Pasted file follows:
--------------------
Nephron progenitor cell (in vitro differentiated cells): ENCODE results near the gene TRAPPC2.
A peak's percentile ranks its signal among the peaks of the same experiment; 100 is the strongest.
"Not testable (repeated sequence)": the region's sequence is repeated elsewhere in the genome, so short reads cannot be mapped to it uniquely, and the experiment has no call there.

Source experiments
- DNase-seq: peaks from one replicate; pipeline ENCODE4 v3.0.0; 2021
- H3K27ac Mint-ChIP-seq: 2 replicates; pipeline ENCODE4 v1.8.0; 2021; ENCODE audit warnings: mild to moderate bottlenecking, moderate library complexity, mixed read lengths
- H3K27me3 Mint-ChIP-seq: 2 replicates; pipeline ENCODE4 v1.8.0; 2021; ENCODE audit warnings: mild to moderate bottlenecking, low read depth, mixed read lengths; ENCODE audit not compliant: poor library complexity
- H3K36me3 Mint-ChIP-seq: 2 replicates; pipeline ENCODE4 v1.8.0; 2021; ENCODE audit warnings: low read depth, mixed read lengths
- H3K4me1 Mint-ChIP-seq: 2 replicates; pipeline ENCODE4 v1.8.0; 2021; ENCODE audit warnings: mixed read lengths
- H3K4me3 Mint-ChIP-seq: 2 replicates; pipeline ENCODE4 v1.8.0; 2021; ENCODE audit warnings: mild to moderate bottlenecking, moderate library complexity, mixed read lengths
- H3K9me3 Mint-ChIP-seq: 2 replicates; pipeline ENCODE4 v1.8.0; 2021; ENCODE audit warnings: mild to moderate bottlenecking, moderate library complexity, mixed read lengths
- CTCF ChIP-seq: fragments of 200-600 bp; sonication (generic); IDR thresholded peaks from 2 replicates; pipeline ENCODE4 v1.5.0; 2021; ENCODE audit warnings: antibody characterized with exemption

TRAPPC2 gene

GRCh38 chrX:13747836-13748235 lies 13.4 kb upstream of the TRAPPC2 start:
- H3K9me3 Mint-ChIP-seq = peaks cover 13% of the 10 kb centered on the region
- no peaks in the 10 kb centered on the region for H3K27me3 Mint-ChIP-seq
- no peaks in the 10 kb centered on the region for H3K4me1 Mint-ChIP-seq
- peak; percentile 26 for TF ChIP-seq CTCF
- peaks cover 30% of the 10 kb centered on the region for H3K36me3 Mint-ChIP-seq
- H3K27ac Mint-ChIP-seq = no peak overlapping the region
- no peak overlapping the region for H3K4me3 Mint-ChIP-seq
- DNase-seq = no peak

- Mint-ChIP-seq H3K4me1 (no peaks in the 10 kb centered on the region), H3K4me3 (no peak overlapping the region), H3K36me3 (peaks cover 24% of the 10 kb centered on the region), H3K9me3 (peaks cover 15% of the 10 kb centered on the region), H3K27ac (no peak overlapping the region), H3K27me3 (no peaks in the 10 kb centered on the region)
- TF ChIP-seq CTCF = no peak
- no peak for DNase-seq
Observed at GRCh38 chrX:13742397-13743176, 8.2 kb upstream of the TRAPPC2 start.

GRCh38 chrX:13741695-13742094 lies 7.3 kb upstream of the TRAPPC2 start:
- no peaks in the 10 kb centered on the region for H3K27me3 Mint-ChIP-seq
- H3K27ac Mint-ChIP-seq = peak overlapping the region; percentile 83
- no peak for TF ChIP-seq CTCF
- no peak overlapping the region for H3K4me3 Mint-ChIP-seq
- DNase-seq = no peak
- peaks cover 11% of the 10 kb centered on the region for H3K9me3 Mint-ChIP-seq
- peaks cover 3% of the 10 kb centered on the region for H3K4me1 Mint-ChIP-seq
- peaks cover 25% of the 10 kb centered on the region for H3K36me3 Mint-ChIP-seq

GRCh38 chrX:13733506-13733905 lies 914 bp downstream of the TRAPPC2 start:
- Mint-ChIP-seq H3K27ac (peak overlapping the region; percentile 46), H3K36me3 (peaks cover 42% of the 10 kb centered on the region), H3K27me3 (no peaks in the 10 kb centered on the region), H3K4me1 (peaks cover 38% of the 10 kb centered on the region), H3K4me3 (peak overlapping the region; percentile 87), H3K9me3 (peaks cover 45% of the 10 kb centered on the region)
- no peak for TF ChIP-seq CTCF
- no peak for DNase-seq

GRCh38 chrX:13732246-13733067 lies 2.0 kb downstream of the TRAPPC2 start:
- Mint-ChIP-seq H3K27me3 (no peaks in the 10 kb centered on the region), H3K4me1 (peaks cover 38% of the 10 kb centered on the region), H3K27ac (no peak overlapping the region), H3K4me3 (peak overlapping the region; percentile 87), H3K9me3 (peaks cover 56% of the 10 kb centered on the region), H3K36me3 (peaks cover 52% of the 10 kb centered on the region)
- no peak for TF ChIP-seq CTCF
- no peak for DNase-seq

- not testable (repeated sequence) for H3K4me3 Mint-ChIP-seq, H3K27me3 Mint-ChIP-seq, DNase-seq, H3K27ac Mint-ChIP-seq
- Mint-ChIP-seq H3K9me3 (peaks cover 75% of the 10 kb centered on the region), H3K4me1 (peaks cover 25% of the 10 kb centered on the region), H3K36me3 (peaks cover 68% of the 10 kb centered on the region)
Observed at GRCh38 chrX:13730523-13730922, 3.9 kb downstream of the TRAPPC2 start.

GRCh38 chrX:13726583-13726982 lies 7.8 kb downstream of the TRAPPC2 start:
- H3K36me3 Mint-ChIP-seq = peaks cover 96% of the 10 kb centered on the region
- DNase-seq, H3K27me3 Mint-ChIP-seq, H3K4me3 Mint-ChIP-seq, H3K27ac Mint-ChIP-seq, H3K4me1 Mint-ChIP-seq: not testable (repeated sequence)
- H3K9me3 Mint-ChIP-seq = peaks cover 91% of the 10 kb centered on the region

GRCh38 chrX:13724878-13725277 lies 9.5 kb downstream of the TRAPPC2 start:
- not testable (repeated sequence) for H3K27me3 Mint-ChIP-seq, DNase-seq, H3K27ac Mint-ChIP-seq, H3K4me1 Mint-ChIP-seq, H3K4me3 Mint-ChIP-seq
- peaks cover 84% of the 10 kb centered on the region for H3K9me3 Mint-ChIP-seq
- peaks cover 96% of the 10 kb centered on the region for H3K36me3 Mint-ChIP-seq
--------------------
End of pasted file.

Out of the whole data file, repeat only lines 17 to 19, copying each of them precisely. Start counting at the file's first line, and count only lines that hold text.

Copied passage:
- no peaks in the 10 kb centered on the region for H3K4me1 Mint-ChIP-seq
- peak; percentile 26 for TF ChIP-seq CTCF
- peaks cover 30% of the 10 kb centered on the region for H3K36me3 Mint-ChIP-seq